- Dr. Armando Paez, chief, Infectious Disease Division, Baystate Health

Reduce Your Risks for Cancer

Reducing identified dietary and lifestyle risk factors can help prevent many diseases, including cancer. Don’t use tobacco, avoid drinking too much alcohol, increase moderate aerobic exercise to at least 30 minutes daily most days of the week (moderately vigorous walking will do), and if overweight, shed some pounds.

- Dr. Wilson Mertens - vice president and medical director, Cancer Service, chief, Division of Hematology Oncology, Baystate Regional Cancer Program, Baystate Health

Keep Kids Healthy

Until everyone gets their COVID-19 vaccines, parents need to model and help their children follow the basic COVID-19 safety guidelines of mask wearing, handwashing, social distancing, and avoiding indoor gatherings with anyone who is not in your close family pod.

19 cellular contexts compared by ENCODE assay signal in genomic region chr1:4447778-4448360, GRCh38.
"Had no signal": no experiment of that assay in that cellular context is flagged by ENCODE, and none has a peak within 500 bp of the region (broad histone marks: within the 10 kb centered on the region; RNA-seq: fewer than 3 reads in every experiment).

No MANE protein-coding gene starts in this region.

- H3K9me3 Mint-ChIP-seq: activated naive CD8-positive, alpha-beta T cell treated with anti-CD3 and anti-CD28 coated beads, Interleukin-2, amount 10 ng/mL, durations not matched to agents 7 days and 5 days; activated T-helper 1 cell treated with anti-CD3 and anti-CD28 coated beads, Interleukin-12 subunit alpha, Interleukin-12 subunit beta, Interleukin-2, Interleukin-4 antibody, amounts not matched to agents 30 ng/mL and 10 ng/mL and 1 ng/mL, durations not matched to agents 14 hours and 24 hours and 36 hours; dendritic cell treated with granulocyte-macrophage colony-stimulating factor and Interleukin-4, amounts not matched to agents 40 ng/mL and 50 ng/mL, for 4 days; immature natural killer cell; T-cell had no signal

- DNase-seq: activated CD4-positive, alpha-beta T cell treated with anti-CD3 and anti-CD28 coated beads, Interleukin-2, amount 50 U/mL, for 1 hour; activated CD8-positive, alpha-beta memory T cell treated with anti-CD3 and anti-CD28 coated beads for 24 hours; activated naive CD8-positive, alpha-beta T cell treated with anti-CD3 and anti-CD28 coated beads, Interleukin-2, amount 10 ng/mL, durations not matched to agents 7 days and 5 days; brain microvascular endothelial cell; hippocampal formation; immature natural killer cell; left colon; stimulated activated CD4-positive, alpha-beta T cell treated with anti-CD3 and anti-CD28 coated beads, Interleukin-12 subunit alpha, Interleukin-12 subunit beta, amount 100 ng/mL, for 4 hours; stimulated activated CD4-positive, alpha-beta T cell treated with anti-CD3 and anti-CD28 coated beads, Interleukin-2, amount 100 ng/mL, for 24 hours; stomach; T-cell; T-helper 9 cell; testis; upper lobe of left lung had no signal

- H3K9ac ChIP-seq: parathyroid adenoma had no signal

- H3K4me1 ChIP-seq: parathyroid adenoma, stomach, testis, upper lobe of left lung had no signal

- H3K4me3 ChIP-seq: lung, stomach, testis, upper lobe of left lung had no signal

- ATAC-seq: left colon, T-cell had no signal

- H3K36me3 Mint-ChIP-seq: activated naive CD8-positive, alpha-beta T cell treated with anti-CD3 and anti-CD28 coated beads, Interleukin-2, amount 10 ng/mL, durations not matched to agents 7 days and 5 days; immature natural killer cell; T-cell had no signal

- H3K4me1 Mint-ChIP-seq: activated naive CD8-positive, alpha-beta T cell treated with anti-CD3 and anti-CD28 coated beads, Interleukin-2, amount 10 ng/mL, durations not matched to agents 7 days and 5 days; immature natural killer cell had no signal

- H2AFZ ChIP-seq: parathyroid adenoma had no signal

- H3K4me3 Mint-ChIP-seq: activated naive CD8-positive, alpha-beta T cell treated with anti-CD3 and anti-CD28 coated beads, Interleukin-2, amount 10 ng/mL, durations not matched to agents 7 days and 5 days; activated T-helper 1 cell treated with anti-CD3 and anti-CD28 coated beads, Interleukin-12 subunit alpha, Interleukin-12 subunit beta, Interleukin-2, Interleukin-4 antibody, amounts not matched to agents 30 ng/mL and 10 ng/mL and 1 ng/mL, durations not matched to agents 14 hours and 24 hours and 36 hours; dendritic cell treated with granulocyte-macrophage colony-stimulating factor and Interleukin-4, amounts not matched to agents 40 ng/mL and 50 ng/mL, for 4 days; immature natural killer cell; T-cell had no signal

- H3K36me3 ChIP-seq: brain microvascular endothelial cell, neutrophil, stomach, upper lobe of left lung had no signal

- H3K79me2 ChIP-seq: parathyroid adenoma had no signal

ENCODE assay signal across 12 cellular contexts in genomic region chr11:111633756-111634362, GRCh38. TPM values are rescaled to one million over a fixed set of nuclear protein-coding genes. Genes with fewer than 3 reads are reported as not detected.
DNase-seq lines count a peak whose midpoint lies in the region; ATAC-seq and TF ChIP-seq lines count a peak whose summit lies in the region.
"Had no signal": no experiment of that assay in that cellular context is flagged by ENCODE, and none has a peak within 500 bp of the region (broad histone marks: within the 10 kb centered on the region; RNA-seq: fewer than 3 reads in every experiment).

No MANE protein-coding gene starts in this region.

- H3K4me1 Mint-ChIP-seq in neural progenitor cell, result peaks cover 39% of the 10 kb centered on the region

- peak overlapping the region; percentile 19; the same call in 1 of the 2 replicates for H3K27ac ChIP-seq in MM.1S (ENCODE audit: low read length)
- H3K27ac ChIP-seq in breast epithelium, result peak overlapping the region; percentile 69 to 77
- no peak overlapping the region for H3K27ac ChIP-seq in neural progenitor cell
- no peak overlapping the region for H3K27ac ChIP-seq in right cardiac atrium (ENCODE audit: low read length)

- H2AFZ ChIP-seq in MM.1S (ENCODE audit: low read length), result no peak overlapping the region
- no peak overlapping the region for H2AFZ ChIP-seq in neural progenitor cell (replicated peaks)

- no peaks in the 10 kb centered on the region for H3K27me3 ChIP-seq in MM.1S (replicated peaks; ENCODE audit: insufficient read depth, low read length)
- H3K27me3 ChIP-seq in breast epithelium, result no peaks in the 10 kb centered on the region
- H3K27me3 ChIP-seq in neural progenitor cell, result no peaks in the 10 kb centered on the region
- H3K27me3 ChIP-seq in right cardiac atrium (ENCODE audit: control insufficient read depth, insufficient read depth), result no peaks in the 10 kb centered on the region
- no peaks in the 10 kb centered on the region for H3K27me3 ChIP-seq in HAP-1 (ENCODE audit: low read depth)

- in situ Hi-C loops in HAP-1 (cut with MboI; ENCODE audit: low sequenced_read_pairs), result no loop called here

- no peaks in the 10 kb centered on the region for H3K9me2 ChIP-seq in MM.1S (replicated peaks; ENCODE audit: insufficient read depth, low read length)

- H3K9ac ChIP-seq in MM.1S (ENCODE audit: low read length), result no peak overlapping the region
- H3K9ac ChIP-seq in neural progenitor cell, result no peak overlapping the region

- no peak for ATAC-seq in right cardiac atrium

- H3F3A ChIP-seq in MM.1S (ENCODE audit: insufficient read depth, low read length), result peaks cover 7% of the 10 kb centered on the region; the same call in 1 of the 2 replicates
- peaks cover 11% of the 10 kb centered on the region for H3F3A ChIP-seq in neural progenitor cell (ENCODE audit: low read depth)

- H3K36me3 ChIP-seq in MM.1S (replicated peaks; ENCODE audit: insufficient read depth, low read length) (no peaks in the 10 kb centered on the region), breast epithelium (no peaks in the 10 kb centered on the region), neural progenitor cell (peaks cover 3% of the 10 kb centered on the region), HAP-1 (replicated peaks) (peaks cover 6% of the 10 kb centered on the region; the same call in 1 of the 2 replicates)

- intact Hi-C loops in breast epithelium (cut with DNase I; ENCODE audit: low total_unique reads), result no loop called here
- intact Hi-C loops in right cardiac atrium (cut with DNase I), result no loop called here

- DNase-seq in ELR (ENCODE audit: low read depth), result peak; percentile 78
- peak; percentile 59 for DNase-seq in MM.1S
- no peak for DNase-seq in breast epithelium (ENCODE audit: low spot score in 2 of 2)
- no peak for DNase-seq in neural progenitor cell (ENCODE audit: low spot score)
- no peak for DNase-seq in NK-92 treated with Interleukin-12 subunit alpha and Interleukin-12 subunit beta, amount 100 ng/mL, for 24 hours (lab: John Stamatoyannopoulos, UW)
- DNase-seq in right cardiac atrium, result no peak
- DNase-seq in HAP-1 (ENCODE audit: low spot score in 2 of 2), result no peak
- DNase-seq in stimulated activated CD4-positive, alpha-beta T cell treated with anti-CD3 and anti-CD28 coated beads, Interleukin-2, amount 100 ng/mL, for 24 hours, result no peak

Parents need to keep their children healthy by keeping up with their regular visits with their pediatricians to monitor their growth, development, general overall health, to give them any needed vaccines to prevent serious infections, and to keep up with medications for common conditions such as asthma.

During stressful times, parents need to be very aware of their children's mental health, checking in with older children on a daily basis about how they are doing, and watching for any signs of depression and anxiety related to the pandemic and social isolation.

Also, during the pandemic there are 3 basic tasks for parents:

1. Tell your children that you love them and show them that love throughout the day in a multitude of ways.

2. Tell your children that you will do the best you can to keep them safe during the pandemic, and demonstrate that by modeling mask wearing, handwashing, social distancing, and avoiding indoor gatherings with people who are not in your close family.